A solar engineer designs and builds solar (or solar-related) structures, systems, and components such as solar cells, solar trackers, solar power plants, and more. In this article, we will discuss the job responsibilities of a solar engineer, various industries that hire these engineers, and how to become one.
Role And Responsibilities
A solar engineer’s main responsibilities include designing and building solar structures and devices, as well as troubleshooting problems that may arise during construction or use of these devices. They may also have additional responsibilities such as data entry or analysis, reviewing blueprints, or helping with financial and business matters.
A solar engineer’s role is distinct from other engineering roles due to the nature of their work. In general, software engineers are responsible for designing computer-related systems and devices such as servers, databases, and networks. They also might be responsible for debugging and maintaining these systems and devices once they have been built. While systems engineers are responsible for designing and building large-scale scientific and industrial equipment and structures, solar engineers mainly design and build small-scale solar-related structures, systems, and components, often working remotely and independently.
Typical Career Path
The typical career path for a solar engineer begins with a bachelor’s degree in science, technology, or engineering. After completing an internship, the engineer may enter one of three tracks based on their interest in the field. The first track, concentrated solar power, involves designing and building structures such as field arrays, power plants, thermal storage systems, and more. The second track, photovoltaic power, involves designing and building solar panels, including wafer fabrication, testing, and more. The third track, concentrating photovoltaic, combines the responsibilities of the other two tracks and also involves designing and building solar-related structures such as solar trackers.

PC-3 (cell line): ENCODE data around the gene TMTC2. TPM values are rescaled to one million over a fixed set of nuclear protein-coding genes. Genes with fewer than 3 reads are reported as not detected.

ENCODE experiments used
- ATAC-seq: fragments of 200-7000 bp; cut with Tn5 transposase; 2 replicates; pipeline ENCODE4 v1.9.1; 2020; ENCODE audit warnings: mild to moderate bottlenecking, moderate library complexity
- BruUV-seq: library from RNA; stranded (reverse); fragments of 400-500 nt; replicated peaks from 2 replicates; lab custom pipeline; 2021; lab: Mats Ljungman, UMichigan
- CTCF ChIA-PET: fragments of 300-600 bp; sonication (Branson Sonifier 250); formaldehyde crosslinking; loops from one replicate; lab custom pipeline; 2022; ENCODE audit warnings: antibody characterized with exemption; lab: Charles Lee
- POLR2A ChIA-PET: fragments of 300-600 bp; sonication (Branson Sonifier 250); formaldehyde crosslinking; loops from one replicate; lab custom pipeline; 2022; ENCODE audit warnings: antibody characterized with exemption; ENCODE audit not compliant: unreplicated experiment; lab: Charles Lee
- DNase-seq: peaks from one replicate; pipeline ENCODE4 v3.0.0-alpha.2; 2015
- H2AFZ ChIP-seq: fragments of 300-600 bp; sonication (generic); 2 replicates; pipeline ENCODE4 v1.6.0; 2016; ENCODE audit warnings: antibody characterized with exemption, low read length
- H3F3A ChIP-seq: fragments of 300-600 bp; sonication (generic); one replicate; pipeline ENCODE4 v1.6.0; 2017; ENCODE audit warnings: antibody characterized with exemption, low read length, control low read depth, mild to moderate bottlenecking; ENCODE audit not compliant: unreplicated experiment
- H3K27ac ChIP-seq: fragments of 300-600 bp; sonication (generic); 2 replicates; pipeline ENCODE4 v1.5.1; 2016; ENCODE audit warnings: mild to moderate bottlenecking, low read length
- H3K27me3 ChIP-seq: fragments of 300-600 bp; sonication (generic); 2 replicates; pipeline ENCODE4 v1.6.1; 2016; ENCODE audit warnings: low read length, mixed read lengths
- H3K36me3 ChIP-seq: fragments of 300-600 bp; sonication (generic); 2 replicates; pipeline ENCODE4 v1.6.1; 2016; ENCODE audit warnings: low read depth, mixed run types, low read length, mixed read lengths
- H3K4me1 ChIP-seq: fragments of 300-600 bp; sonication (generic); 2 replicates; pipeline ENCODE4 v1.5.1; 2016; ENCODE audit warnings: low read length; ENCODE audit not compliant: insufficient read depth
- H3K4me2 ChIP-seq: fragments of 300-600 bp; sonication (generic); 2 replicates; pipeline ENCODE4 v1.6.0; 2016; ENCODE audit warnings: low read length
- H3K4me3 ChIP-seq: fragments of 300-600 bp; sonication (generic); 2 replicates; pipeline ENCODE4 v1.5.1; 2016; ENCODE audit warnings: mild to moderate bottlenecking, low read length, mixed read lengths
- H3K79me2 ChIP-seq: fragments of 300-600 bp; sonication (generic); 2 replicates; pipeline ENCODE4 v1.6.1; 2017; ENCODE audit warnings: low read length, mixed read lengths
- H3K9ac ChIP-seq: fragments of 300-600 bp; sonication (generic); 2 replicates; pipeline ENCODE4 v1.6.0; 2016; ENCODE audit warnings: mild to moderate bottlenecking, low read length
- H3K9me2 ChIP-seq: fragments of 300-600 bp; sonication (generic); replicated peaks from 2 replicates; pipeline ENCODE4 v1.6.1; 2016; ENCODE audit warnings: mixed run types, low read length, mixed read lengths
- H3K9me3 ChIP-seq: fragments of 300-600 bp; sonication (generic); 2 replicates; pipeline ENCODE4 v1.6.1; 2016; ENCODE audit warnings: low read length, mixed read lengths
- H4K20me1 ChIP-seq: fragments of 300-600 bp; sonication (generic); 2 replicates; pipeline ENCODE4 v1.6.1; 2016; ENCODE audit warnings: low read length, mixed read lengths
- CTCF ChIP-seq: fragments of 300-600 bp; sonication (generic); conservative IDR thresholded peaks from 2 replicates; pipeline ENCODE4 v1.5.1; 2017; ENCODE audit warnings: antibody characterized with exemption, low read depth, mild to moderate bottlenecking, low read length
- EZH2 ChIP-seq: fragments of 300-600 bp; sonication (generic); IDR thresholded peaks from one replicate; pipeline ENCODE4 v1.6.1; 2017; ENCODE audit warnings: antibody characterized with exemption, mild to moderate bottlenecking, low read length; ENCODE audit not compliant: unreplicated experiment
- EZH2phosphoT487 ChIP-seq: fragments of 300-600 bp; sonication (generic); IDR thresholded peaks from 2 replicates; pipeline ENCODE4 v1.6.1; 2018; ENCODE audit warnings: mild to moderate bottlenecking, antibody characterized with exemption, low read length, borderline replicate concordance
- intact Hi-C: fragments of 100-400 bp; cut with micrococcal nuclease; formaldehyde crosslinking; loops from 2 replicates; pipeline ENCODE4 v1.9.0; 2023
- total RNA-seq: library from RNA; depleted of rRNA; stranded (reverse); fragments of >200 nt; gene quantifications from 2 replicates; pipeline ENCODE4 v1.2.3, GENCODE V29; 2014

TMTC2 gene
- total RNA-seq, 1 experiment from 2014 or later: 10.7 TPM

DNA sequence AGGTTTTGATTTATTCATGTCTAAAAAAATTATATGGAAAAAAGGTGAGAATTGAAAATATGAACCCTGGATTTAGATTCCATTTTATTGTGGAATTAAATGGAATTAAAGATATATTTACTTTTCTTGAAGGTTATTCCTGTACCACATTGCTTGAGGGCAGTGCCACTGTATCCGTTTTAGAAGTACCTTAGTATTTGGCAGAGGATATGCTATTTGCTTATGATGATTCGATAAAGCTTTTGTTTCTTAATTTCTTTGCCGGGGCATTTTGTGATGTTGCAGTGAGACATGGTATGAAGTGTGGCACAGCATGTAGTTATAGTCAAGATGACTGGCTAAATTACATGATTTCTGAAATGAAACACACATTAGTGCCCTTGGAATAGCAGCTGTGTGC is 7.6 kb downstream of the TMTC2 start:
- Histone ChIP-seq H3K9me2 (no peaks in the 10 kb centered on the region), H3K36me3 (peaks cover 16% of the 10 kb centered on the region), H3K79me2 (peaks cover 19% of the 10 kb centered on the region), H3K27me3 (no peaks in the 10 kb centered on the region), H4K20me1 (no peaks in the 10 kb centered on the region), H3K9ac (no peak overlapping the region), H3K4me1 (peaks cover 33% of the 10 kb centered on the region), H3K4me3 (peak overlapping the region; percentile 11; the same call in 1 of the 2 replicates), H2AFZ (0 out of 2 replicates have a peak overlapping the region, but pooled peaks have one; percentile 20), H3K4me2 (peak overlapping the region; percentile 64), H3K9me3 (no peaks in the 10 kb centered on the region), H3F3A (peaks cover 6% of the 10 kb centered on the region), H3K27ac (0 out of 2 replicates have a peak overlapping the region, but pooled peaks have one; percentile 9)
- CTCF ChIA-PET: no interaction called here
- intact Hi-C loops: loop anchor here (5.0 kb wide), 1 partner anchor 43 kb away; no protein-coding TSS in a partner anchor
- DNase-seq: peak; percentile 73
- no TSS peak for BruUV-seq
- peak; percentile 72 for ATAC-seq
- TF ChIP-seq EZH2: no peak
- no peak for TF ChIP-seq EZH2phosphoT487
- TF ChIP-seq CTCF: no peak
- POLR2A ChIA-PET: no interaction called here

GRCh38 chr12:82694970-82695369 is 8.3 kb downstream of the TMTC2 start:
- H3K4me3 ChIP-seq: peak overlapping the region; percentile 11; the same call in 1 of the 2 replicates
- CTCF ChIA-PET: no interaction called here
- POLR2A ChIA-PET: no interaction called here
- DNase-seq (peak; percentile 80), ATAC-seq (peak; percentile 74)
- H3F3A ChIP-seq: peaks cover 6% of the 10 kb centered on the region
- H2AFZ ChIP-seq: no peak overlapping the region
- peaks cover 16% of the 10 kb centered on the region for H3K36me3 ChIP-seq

Once selected, the engineer will then participate in a master’s degree program. During this period, the engineer may continue to work on their existing projects while also taking on additional responsibilities such as research and data analysis. After earning a master’s degree, the engineer will generally begin a tenure-track position at a university or a national research laboratory. This job will involve further responsibilities such as mentoring students and leading faculty research, as well as providing consultation for public and private industry.
A typical day for a solar engineer may involve meeting with a client to discuss the project (either in person or over the phone), gathering project data, reviewing documents, and more. They may work remotely for some of their clients, enabling them to complete projects independently with few (if any) office or site visits.
Industries That Use These Engineers
The industries that use solar engineers include energy generation and distribution, construction, real estate, telecommunications, and scientific research. The global market for solar equipment is projected to reach $129 billion by next year.
As the world’s first and leading manufacturer of solar equipment, Suncor has a unique perspective on the job market. According to a 2019 report from the company, the demand for solar equipment is growing at a rate of 17% per year. The report states that the market will soon be dominated by a small number of large companies, as well as global brands looking to enter the market.
There are numerous career paths available for those who want to enter the field, but just looking at the above list will give you an idea of the wide variety of projects that a solar engineer can get involved in. Whether you’re interested in engineering new solar farms or designing power plants that will generate electricity for people living in developing countries, there is plenty of work to be done.